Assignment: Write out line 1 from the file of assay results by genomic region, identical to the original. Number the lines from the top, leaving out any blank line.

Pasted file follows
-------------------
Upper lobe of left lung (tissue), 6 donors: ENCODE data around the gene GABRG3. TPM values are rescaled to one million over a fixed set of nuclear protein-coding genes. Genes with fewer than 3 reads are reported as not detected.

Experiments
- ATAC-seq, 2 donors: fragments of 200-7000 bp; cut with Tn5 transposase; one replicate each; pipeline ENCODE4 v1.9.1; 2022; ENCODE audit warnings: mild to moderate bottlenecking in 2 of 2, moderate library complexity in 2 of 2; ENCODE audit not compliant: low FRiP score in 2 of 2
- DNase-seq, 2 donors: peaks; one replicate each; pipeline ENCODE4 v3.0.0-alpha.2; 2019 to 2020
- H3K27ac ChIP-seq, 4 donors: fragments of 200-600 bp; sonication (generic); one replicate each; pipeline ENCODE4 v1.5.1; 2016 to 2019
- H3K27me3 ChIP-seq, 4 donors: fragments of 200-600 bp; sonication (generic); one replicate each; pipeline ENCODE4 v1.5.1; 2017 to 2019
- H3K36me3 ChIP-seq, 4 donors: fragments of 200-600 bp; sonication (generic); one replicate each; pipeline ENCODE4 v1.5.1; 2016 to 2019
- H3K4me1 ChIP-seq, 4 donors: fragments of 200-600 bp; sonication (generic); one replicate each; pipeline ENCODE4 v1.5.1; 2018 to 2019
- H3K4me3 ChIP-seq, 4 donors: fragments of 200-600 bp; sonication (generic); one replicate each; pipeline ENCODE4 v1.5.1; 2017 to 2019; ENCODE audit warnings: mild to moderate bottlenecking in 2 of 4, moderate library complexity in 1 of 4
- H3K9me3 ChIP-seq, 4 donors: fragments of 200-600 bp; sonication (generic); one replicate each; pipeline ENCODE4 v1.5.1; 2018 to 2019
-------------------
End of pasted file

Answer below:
Upper lobe of left lung (tissue), 6 donors: ENCODE data around the gene GABRG3. TPM values are rescaled to one million over a fixed set of nuclear protein-coding genes. Genes with fewer than 3 reads are reported as not detected.